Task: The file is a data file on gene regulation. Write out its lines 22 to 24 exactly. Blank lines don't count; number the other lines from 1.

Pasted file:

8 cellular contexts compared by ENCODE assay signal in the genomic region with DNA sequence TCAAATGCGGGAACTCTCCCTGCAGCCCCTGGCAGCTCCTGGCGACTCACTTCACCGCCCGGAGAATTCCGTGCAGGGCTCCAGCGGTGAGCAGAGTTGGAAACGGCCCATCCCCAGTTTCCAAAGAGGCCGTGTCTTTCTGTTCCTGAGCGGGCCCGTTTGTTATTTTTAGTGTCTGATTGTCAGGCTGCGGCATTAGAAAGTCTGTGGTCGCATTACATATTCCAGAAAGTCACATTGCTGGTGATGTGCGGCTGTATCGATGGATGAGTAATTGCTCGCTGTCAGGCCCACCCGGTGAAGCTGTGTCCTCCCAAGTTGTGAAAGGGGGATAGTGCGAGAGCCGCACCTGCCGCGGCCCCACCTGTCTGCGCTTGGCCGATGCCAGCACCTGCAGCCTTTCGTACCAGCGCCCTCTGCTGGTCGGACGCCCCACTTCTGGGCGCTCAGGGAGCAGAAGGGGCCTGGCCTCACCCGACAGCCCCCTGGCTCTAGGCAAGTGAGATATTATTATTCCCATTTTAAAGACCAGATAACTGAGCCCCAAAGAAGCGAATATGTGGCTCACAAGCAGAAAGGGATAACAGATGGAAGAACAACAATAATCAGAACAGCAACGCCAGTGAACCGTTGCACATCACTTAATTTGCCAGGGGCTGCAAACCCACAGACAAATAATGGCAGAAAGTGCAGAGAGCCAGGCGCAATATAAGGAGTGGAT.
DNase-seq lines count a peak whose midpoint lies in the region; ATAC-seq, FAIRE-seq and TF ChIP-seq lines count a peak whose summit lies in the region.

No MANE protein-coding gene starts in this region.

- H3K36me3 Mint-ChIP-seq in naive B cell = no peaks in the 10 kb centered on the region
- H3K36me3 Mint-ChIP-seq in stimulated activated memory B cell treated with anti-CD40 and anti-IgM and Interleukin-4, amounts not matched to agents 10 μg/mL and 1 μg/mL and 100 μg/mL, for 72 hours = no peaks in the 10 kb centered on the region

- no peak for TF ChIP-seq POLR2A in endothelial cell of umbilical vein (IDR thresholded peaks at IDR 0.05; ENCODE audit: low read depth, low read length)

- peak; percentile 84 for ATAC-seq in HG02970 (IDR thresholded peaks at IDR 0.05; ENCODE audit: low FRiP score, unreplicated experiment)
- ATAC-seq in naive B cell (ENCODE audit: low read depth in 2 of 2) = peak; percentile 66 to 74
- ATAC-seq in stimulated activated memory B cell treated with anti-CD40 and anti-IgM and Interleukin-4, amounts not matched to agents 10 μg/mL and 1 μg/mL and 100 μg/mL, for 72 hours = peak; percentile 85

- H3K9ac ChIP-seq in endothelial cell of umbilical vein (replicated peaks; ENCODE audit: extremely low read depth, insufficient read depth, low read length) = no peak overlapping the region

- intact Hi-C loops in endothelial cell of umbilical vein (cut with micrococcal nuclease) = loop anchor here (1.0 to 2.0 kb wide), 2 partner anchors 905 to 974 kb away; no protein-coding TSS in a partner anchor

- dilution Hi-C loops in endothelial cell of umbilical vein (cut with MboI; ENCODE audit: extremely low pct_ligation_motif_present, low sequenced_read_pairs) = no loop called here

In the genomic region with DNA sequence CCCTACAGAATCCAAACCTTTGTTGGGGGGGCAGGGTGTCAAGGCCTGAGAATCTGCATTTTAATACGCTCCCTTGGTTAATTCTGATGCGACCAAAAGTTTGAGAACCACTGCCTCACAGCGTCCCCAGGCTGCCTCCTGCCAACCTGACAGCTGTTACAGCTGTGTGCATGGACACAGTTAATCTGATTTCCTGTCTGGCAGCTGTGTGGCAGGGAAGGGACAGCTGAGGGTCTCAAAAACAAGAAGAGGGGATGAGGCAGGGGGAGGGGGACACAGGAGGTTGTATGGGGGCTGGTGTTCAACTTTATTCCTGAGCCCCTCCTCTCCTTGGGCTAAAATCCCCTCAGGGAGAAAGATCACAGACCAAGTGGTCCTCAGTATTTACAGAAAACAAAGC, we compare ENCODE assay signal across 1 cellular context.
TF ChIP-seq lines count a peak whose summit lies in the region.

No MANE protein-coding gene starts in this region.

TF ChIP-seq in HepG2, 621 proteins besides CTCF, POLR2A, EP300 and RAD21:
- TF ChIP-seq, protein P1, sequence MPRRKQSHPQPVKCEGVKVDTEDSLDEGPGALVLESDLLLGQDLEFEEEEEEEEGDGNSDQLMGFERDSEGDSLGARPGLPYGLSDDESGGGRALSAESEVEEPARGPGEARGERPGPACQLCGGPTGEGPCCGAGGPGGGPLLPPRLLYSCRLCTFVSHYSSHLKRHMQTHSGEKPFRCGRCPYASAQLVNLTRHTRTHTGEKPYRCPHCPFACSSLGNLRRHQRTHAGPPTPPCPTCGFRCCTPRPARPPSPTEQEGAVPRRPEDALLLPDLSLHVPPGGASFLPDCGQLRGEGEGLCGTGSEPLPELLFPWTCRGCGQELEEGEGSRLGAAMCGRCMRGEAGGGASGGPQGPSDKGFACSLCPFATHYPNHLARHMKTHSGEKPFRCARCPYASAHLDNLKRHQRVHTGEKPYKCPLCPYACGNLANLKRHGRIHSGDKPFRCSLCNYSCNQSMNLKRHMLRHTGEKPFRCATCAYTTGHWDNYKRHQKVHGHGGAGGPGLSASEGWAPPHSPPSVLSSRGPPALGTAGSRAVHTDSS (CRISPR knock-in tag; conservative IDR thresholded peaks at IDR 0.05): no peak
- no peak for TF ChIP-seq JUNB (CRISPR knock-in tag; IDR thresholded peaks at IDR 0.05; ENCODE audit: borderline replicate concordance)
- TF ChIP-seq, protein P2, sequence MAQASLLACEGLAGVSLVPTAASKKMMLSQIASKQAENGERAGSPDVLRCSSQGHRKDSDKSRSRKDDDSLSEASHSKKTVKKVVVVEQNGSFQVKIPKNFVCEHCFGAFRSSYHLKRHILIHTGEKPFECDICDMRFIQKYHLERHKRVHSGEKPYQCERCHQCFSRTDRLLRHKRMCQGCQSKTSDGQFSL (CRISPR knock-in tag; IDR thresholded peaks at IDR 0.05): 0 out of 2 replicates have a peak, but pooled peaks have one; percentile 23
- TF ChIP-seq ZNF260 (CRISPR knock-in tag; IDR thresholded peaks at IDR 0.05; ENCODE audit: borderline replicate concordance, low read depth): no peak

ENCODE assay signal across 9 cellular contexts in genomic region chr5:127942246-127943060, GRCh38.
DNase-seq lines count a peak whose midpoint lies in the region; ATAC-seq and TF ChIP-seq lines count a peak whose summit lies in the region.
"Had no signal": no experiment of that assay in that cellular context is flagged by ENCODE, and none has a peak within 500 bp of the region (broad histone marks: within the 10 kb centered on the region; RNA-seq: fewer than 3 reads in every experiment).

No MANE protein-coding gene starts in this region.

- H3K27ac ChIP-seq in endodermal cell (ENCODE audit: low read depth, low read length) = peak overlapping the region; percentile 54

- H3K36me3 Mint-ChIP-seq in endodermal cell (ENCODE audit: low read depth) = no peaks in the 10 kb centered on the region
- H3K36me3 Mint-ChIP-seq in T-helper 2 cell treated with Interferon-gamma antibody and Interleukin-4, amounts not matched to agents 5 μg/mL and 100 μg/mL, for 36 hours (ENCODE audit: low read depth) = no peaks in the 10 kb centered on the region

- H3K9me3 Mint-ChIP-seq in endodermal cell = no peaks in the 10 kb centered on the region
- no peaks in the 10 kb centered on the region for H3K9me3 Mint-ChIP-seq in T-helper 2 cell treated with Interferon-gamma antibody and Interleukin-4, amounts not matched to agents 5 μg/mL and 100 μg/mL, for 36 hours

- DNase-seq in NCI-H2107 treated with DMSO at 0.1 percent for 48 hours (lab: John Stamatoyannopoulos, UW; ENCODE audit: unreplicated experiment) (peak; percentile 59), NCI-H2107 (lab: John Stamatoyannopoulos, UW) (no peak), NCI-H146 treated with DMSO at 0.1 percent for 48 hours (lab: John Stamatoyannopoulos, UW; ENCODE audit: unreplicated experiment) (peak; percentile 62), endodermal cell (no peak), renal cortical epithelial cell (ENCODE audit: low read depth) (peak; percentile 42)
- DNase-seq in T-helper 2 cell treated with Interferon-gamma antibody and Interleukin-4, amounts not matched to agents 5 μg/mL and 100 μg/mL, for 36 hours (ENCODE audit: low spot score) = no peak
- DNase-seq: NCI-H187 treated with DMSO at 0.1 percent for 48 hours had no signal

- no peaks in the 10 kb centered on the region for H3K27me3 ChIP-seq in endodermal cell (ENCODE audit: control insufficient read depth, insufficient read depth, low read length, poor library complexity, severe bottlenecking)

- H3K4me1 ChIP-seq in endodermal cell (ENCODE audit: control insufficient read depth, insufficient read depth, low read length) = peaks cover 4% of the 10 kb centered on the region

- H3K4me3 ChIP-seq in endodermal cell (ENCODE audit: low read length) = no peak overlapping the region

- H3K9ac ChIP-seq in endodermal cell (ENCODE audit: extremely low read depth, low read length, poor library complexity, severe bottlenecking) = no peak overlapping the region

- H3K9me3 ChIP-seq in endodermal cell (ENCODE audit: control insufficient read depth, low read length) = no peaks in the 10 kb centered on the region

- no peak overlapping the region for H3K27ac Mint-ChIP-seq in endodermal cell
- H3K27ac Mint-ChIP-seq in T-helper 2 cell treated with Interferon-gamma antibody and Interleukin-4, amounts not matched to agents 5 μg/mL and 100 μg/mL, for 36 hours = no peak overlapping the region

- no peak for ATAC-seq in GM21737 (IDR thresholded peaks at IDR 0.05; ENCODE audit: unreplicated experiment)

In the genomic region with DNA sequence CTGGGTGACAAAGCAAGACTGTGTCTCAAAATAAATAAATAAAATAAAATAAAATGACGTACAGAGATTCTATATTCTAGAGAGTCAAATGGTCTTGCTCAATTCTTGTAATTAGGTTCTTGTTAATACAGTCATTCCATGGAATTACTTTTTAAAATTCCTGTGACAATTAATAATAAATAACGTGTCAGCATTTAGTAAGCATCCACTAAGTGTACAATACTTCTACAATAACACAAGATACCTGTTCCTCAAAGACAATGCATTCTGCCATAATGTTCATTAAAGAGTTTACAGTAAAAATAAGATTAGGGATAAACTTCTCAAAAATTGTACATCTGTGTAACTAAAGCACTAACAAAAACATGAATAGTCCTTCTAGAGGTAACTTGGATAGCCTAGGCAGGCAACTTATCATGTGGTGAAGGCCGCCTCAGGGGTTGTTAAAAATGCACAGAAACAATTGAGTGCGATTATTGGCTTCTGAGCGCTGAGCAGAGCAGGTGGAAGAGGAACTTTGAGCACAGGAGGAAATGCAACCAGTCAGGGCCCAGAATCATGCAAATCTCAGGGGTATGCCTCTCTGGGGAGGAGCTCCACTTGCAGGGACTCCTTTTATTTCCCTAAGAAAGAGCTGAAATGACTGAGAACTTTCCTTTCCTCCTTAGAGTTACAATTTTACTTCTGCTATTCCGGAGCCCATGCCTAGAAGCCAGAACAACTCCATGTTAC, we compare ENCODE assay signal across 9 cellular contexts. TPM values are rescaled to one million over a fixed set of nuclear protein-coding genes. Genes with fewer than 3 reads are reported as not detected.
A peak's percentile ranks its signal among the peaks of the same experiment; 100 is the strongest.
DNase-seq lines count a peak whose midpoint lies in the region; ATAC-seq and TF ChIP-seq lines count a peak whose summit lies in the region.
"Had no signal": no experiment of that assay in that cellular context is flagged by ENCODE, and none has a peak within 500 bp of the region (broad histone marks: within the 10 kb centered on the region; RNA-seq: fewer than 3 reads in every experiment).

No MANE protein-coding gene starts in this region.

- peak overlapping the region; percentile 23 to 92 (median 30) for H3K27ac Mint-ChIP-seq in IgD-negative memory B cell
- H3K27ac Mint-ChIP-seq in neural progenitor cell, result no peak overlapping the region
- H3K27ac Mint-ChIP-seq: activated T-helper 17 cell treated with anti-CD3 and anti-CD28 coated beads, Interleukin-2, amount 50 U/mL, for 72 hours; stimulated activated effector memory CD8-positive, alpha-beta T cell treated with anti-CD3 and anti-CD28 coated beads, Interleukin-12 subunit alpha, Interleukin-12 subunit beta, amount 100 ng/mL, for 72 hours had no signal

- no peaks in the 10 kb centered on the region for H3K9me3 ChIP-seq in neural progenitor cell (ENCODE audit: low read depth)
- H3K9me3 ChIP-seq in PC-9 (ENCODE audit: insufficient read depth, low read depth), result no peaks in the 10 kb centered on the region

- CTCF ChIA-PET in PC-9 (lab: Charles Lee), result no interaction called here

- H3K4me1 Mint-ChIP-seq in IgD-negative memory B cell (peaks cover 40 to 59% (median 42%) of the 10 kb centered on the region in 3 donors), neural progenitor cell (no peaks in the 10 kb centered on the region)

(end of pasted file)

DNase-seq lines count a peak whose midpoint lies in the region; ATAC-seq and TF ChIP-seq lines count a peak whose summit lies in the region.
"Had no signal": no experiment of that assay in that cellular context is flagged by ENCODE, and none has a peak within 500 bp of the region (broad histone marks: within the 10 kb centered on the region; RNA-seq: fewer than 3 reads in every experiment).

No MANE protein-coding gene starts in this region.